The continuing resolution signed by President Reagan yesterday provides funds for a wide array of arts activities locally and nationally, including an estimated $250,000 for the President's Committee on the Arts and Humanities, $15 million to rebuild the Filene Center at Wolf Trap and a $1 million bonus for the National Symphony Orchestra.
Budgets for the National Endowments for the Arts and Humanities remained virtually unchanged from last year's levels.
The catchall spending bill rushed through Congress Monday night and signed by the president at 1:51 p.m. yesterday explicitly authorizes the arts endowment to fund the star-studded presidential Committee on the Arts and Humanities, which seeks to increase private support of the arts and humanities. A House version of the bill, sponsored by Rep. Sidney Yates (D-Ill.), had sought to kill the committee's funding.
"He did indeed try to ax it and would have gotten it axed if I hadn't insisted it be funded," said Sen. James A. McClure (R-Idaho), who chairs the Senate appropriations subcommittee that deals with the arts and humanities and who chaired the House-Senate conference committee that dealt with these matters prior to Monday night's votes.
McClure said the committee, which includes singer Frank Sinatra, Reagan "kitchen cabinet" member Armand Deutsch and former Time Inc. Chairman Andrew Heiskell, "can provide a useful function, and that's particularly true as we're looking toward greater private participation and funding in the arts and humanities . . . I guess it would be fair to say, too, that the first lady wants it very badly and . . . she urged me to reinstate it."
With yesterday's action, between $175,000 and $250,000 in money from the arts endowment is expected to go to pay the committee's administrative costs, although officials said the figure could go higher.
While the National Symphony Orchestra will receive its one-time grant for its role as "the resident orchestra of the Kennedy Center," the Washington Opera was a big loser yesterday. The Senate version of the bill had included a $1 million grant for the opera, to be given on a matching basis, but the funds were killed in conference.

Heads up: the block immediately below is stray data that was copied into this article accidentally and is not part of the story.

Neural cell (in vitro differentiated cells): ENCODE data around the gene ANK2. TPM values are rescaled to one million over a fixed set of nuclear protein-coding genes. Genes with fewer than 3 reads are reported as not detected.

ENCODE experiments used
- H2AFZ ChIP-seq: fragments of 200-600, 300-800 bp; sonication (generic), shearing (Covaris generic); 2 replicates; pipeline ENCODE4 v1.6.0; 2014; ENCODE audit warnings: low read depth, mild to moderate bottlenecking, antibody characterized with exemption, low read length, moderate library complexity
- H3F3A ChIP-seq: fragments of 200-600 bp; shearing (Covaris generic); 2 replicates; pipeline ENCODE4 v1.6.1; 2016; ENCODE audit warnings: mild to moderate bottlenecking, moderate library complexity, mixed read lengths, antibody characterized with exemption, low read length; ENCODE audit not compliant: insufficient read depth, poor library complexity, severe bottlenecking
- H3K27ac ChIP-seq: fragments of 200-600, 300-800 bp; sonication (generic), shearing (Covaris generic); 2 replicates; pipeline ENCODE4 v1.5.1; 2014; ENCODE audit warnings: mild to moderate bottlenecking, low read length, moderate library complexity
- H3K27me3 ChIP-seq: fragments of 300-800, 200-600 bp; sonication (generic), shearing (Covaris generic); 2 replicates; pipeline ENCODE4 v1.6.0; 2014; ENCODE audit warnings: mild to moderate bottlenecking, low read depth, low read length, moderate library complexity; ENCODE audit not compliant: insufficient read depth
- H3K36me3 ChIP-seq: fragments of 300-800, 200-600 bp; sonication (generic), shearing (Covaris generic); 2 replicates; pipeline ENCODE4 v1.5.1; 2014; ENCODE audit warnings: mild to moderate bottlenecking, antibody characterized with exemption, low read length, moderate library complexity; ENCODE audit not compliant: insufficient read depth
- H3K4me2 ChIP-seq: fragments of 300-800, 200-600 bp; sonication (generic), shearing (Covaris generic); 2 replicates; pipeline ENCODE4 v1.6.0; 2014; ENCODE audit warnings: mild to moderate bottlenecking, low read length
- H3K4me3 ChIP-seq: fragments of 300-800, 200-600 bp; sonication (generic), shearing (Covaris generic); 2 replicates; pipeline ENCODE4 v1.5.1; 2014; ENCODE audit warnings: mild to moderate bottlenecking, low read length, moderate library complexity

"We lost out on a million bucks we didn't have," said Martin Feinstein, the opera's general director. "It would have helped our deficit situation enormously, but we realize that things that go on in Congress are uncertainties and you cannot count on them."
Feinstein said the opera was $730,000 in debt but hoped to be in the black within three or four years.
The money for Wolf Trap includes $7 million that was remaining to be appropriated on a $9 million grant, plus an $8 million loan. The Filene Center burned down last April, with no insurance to pay for rebuilding.
Wolf Trap Executive Director Ed Mattos said the action by Congress and the president was "a testimony to the contribution to Wolf Trap that we want to go on making, and we're grateful. We're going to work hard . . . to pay the $8 million loan back. We think there's a debt of honor involved and a debt of confidence."
The $143,875,000 appropriated yesterday for the arts endowment is 43 percent more than President Reagan originally requested, and it was the figure in both the House and Senate versions of the bill.
The humanities endowment will receive $130,060,000, about 35 percent more than the president had originally requested. The House version had had an additional $500,000 for administration, but the House conferees agreed to the Senate version's lower number.
The national endowments are the federal government channels for subsidizing the arts and humanities.
The bill signed yesterday also appropriates:
* $250,000 on a matching basis for the National Symphony Orchestra to perform a Fourth of July Concert on Capitol Hill and have it televised. This event was also funded in 1981 but not this past last July 4.
* $10.8 million for the Institute of Museum Services, a federal office that gives grants to museums around the country and that the administration didn't want funded at all.
* $32,878,000 for the National Gallery of Art. The figure represents about a $400,000 increase over last year's funding figure, according to J. Carter Brown, the National Gallery's director. However, Brown said the gallery's operating budget -- for special exhibitions and salaries, among other things -- was cut in the action by about $400,000, with more of the total budget going into the gallery's long-range renovation program.
"I guess it's good news and bad news," Brown said. "We're sad on the operating front and we're happy on the construction because we think that's a wise move in terms of saving the government money in the long run."